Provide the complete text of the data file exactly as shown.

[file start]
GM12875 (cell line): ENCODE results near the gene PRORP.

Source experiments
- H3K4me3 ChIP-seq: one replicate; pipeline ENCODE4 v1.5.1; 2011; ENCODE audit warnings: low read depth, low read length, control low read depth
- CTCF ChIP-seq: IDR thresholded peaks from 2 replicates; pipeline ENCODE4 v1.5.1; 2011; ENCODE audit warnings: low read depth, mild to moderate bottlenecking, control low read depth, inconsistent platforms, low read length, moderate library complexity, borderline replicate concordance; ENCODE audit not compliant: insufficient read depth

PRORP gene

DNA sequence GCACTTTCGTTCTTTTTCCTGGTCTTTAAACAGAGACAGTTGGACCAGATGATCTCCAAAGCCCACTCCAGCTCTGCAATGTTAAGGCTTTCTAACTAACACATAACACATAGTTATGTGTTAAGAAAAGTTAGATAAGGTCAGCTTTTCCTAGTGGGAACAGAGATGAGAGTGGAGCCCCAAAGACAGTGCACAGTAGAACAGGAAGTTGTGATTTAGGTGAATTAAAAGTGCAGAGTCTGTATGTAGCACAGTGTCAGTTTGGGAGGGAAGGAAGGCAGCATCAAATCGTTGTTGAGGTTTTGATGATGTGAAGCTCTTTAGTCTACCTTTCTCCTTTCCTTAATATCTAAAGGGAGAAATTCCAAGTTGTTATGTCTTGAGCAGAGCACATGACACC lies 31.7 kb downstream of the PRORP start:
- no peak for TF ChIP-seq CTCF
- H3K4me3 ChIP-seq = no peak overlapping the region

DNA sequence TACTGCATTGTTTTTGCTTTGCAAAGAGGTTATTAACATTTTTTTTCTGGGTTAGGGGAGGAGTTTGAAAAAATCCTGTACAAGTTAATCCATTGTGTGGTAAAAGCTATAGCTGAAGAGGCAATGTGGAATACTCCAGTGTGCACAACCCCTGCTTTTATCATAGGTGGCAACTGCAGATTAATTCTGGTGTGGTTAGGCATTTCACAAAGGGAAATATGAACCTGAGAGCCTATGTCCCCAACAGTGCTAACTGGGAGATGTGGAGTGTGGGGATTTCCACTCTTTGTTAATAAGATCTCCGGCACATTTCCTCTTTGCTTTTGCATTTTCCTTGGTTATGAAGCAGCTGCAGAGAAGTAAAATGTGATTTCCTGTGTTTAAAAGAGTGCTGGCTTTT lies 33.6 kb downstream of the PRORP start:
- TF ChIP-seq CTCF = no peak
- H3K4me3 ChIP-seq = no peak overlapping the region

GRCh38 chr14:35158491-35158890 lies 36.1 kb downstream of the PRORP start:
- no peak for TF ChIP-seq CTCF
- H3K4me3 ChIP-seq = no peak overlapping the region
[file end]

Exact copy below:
GM12875 (cell line): ENCODE results near the gene PRORP.

Source experiments
- H3K4me3 ChIP-seq: one replicate; pipeline ENCODE4 v1.5.1; 2011; ENCODE audit warnings: low read depth, low read length, control low read depth
- CTCF ChIP-seq: IDR thresholded peaks from 2 replicates; pipeline ENCODE4 v1.5.1; 2011; ENCODE audit warnings: low read depth, mild to moderate bottlenecking, control low read depth, inconsistent platforms, low read length, moderate library complexity, borderline replicate concordance; ENCODE audit not compliant: insufficient read depth

PRORP gene

DNA sequence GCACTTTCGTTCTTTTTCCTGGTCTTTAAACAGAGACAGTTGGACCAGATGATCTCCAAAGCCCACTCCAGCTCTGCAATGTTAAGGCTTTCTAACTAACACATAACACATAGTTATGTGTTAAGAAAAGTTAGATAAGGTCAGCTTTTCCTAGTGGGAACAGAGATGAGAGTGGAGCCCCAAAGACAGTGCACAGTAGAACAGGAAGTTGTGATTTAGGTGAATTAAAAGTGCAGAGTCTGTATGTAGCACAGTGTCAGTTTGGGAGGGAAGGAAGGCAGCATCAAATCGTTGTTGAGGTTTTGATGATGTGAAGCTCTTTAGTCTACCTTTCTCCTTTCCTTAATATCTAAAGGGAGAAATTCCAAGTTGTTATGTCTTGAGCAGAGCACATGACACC lies 31.7 kb downstream of the PRORP start:
- no peak for TF ChIP-seq CTCF
- H3K4me3 ChIP-seq = no peak overlapping the region

DNA sequence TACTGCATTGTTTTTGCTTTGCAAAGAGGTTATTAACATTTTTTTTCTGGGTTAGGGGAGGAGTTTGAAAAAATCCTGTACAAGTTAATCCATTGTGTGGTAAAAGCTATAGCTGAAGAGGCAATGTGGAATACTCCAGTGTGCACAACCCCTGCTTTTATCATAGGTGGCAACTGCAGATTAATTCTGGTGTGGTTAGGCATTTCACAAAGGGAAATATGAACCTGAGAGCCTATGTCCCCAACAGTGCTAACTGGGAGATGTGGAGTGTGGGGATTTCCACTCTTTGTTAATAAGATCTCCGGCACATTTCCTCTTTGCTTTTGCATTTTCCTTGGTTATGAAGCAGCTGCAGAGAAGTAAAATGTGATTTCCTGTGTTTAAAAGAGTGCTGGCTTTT lies 33.6 kb downstream of the PRORP start:
- TF ChIP-seq CTCF = no peak
- H3K4me3 ChIP-seq = no peak overlapping the region

GRCh38 chr14:35158491-35158890 lies 36.1 kb downstream of the PRORP start:
- no peak for TF ChIP-seq CTCF
- H3K4me3 ChIP-seq = no peak overlapping the region